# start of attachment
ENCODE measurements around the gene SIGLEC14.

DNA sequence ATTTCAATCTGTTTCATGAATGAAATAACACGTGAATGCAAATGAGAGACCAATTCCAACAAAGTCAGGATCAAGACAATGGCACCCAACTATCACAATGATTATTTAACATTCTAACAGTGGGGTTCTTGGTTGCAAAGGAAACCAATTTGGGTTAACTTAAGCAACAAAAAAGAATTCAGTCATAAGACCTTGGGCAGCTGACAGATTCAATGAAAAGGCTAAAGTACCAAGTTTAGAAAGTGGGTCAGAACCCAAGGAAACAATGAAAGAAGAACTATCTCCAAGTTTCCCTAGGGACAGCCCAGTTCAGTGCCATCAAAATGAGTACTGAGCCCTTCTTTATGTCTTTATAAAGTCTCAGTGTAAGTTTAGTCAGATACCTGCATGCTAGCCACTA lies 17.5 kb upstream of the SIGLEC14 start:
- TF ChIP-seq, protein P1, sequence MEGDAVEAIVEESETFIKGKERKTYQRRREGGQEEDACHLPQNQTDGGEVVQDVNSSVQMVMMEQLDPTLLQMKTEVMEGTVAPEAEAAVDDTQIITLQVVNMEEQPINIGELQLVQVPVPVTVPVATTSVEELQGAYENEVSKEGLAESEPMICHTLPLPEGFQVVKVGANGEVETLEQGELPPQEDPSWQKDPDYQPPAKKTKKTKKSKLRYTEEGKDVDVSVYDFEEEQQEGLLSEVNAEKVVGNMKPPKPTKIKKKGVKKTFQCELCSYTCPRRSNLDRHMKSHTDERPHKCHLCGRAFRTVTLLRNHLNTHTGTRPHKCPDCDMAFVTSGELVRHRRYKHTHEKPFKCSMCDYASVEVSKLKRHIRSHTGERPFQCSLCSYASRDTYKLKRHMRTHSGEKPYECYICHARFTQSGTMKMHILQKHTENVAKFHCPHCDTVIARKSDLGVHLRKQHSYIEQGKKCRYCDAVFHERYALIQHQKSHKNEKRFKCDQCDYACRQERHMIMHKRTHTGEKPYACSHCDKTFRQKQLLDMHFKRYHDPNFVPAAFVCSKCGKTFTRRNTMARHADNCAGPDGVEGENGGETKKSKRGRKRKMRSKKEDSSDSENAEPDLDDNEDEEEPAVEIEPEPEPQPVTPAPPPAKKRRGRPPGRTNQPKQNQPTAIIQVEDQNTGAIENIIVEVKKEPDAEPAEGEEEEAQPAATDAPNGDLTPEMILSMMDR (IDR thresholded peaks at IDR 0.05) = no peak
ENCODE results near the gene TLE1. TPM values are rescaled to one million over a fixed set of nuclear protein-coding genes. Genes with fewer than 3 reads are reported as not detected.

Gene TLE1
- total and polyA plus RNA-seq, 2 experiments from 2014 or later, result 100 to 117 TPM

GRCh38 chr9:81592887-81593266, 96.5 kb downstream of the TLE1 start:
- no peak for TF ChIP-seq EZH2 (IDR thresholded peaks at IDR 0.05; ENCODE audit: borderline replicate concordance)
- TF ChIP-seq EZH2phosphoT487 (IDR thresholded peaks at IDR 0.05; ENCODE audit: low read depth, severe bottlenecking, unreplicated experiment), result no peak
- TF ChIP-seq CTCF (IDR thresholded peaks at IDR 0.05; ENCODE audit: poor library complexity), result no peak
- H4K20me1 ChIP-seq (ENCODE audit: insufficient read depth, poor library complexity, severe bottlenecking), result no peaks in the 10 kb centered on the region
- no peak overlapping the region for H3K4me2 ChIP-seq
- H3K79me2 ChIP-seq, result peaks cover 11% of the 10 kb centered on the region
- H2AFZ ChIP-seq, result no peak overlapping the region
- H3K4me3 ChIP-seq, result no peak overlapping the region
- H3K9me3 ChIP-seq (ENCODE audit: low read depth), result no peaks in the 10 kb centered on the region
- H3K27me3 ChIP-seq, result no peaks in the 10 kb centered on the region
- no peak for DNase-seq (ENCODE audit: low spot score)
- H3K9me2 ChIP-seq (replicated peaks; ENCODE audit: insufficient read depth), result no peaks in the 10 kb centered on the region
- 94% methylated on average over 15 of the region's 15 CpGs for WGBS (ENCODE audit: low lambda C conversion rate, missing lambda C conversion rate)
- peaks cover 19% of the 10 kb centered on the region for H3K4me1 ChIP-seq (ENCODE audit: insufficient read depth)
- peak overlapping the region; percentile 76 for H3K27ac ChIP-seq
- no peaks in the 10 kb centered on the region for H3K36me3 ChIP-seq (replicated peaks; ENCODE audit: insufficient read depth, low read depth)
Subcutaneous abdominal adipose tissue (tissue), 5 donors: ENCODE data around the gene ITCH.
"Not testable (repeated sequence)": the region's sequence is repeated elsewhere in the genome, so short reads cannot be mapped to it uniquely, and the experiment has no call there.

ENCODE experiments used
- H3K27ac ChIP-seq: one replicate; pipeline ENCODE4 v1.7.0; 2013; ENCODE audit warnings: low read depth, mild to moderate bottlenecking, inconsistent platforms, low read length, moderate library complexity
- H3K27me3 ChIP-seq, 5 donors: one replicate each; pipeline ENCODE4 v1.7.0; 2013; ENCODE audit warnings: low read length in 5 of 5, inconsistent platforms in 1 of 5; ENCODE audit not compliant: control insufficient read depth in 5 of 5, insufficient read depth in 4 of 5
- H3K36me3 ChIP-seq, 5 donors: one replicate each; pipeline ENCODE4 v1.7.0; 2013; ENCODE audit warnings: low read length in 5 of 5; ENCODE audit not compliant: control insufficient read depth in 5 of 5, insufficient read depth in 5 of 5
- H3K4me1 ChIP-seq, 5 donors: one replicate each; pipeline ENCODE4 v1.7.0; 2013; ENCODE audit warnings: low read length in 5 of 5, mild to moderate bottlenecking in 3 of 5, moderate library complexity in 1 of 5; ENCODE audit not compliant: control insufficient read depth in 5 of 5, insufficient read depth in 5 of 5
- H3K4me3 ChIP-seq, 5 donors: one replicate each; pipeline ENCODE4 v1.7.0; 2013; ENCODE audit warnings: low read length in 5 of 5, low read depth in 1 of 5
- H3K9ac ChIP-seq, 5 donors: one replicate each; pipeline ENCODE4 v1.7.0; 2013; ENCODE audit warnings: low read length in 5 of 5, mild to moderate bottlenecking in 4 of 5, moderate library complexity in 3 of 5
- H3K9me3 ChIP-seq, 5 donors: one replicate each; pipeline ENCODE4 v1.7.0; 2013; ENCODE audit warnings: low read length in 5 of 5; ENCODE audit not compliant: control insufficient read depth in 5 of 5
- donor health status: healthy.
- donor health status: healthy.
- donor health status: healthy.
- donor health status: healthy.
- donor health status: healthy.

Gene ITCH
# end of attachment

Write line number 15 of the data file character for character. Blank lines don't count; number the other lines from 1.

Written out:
- H3K4me3 ChIP-seq, result no peak overlapping the region